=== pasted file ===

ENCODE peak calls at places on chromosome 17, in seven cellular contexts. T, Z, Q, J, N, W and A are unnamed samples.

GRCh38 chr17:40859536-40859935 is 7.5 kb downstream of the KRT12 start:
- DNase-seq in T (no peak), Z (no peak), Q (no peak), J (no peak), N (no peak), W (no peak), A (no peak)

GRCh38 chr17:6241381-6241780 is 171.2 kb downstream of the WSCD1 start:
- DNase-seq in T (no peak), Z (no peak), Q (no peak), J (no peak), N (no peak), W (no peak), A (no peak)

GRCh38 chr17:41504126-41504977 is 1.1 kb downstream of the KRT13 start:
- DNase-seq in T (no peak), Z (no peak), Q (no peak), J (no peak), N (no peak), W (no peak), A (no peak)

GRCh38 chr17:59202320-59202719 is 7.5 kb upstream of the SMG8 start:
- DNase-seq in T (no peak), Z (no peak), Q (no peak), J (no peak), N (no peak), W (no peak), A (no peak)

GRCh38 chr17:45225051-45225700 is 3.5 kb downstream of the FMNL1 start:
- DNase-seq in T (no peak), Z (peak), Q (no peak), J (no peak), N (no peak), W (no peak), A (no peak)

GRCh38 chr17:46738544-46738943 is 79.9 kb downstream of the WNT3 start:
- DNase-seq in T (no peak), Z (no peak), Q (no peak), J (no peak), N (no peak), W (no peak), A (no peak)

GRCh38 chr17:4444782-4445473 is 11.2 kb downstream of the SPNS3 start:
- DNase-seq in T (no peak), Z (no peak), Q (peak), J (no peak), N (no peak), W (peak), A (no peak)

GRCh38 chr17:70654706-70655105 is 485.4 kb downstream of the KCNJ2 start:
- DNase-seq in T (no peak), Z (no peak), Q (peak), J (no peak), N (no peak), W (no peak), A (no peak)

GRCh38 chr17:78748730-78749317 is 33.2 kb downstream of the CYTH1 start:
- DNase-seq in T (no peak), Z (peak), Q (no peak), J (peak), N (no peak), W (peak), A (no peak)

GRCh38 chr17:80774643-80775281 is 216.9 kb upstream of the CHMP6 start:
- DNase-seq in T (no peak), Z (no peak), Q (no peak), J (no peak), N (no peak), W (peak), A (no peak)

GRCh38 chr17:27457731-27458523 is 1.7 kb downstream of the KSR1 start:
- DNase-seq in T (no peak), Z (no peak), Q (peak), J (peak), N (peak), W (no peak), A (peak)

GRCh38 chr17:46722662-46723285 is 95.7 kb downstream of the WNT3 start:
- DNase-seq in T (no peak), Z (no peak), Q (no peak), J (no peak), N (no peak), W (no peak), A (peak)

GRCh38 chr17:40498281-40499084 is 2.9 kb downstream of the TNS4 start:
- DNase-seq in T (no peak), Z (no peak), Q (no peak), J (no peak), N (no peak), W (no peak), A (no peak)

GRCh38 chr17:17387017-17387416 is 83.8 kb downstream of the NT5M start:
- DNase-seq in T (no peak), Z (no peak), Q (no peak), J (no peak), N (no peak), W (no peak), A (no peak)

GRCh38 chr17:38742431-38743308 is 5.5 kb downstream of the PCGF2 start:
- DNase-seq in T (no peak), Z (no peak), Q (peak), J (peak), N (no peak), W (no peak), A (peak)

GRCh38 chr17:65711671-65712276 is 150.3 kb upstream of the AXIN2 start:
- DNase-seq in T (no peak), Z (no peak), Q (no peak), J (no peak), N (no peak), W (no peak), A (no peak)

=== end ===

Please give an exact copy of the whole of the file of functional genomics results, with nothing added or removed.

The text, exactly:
ENCODE peak calls at places on chromosome 17, in seven cellular contexts. T, Z, Q, J, N, W and A are unnamed samples.

GRCh38 chr17:40859536-40859935 is 7.5 kb downstream of the KRT12 start:
- DNase-seq in T (no peak), Z (no peak), Q (no peak), J (no peak), N (no peak), W (no peak), A (no peak)

GRCh38 chr17:6241381-6241780 is 171.2 kb downstream of the WSCD1 start:
- DNase-seq in T (no peak), Z (no peak), Q (no peak), J (no peak), N (no peak), W (no peak), A (no peak)

GRCh38 chr17:41504126-41504977 is 1.1 kb downstream of the KRT13 start:
- DNase-seq in T (no peak), Z (no peak), Q (no peak), J (no peak), N (no peak), W (no peak), A (no peak)

GRCh38 chr17:59202320-59202719 is 7.5 kb upstream of the SMG8 start:
- DNase-seq in T (no peak), Z (no peak), Q (no peak), J (no peak), N (no peak), W (no peak), A (no peak)

GRCh38 chr17:45225051-45225700 is 3.5 kb downstream of the FMNL1 start:
- DNase-seq in T (no peak), Z (peak), Q (no peak), J (no peak), N (no peak), W (no peak), A (no peak)

GRCh38 chr17:46738544-46738943 is 79.9 kb downstream of the WNT3 start:
- DNase-seq in T (no peak), Z (no peak), Q (no peak), J (no peak), N (no peak), W (no peak), A (no peak)

GRCh38 chr17:4444782-4445473 is 11.2 kb downstream of the SPNS3 start:
- DNase-seq in T (no peak), Z (no peak), Q (peak), J (no peak), N (no peak), W (peak), A (no peak)

GRCh38 chr17:70654706-70655105 is 485.4 kb downstream of the KCNJ2 start:
- DNase-seq in T (no peak), Z (no peak), Q (peak), J (no peak), N (no peak), W (no peak), A (no peak)

GRCh38 chr17:78748730-78749317 is 33.2 kb downstream of the CYTH1 start:
- DNase-seq in T (no peak), Z (peak), Q (no peak), J (peak), N (no peak), W (peak), A (no peak)

GRCh38 chr17:80774643-80775281 is 216.9 kb upstream of the CHMP6 start:
- DNase-seq in T (no peak), Z (no peak), Q (no peak), J (no peak), N (no peak), W (peak), A (no peak)

GRCh38 chr17:27457731-27458523 is 1.7 kb downstream of the KSR1 start:
- DNase-seq in T (no peak), Z (no peak), Q (peak), J (peak), N (peak), W (no peak), A (peak)

GRCh38 chr17:46722662-46723285 is 95.7 kb downstream of the WNT3 start:
- DNase-seq in T (no peak), Z (no peak), Q (no peak), J (no peak), N (no peak), W (no peak), A (peak)

GRCh38 chr17:40498281-40499084 is 2.9 kb downstream of the TNS4 start:
- DNase-seq in T (no peak), Z (no peak), Q (no peak), J (no peak), N (no peak), W (no peak), A (no peak)

GRCh38 chr17:17387017-17387416 is 83.8 kb downstream of the NT5M start:
- DNase-seq in T (no peak), Z (no peak), Q (no peak), J (no peak), N (no peak), W (no peak), A (no peak)

GRCh38 chr17:38742431-38743308 is 5.5 kb downstream of the PCGF2 start:
- DNase-seq in T (no peak), Z (no peak), Q (peak), J (peak), N (no peak), W (no peak), A (peak)

GRCh38 chr17:65711671-65712276 is 150.3 kb upstream of the AXIN2 start:
- DNase-seq in T (no peak), Z (no peak), Q (no peak), J (no peak), N (no peak), W (no peak), A (no peak)